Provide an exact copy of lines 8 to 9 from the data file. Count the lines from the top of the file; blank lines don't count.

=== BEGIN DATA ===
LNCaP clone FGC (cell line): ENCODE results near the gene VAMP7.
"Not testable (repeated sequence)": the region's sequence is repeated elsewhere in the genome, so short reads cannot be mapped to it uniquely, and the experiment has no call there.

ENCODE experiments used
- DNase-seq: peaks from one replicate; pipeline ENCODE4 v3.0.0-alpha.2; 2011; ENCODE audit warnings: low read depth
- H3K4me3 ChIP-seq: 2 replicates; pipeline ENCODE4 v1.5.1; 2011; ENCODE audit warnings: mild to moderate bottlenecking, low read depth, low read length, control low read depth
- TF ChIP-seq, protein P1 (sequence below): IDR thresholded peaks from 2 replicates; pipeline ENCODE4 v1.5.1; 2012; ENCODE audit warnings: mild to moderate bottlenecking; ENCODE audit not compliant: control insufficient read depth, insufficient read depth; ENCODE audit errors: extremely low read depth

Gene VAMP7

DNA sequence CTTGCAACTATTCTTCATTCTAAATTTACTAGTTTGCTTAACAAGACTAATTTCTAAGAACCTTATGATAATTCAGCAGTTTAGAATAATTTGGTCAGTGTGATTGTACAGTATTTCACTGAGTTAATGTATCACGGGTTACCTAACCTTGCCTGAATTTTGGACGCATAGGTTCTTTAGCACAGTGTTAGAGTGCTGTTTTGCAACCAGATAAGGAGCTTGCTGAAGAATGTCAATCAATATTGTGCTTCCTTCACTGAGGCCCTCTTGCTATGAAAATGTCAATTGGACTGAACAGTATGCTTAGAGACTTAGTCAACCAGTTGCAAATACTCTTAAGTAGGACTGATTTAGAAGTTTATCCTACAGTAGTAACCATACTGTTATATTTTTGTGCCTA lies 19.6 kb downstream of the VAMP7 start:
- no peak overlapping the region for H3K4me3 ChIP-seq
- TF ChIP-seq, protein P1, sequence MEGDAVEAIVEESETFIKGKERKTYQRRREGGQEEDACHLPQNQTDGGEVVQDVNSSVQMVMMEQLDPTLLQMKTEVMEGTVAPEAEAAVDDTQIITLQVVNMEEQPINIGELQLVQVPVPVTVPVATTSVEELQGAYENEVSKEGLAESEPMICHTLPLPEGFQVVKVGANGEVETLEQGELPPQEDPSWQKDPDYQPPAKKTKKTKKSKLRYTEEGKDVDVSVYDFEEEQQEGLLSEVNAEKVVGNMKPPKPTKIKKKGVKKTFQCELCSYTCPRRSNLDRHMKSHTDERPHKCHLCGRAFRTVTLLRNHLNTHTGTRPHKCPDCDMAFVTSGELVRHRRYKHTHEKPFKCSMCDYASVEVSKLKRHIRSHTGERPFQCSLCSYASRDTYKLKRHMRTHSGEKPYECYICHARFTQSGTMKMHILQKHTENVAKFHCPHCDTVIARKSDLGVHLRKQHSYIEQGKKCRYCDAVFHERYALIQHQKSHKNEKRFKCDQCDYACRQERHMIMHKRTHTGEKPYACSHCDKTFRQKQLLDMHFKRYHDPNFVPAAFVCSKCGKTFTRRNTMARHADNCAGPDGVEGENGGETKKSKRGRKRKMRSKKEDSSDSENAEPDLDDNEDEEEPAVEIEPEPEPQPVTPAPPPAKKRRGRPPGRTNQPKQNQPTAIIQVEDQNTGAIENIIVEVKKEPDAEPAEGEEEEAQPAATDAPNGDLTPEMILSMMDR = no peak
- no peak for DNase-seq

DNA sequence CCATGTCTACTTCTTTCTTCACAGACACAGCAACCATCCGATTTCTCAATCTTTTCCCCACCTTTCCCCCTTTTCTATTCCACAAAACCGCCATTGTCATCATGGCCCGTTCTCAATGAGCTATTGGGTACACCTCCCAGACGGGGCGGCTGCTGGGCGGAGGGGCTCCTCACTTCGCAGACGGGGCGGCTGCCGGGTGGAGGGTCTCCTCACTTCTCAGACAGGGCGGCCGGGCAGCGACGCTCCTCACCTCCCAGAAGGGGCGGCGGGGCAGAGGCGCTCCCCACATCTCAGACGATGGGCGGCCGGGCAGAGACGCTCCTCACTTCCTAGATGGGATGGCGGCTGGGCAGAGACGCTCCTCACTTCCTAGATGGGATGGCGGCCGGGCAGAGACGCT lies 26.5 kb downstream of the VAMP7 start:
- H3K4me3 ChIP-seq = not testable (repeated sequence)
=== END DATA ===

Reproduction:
DNA sequence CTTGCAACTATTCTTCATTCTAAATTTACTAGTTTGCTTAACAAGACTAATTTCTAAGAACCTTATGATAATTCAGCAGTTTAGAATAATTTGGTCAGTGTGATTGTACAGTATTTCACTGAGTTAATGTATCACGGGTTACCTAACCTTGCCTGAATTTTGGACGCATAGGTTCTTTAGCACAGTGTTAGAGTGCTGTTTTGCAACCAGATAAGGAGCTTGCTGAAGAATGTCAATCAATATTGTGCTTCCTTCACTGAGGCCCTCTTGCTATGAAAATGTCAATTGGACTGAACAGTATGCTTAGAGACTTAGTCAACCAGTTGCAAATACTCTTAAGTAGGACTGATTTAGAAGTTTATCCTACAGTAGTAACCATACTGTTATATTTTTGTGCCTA lies 19.6 kb downstream of the VAMP7 start:
- no peak overlapping the region for H3K4me3 ChIP-seq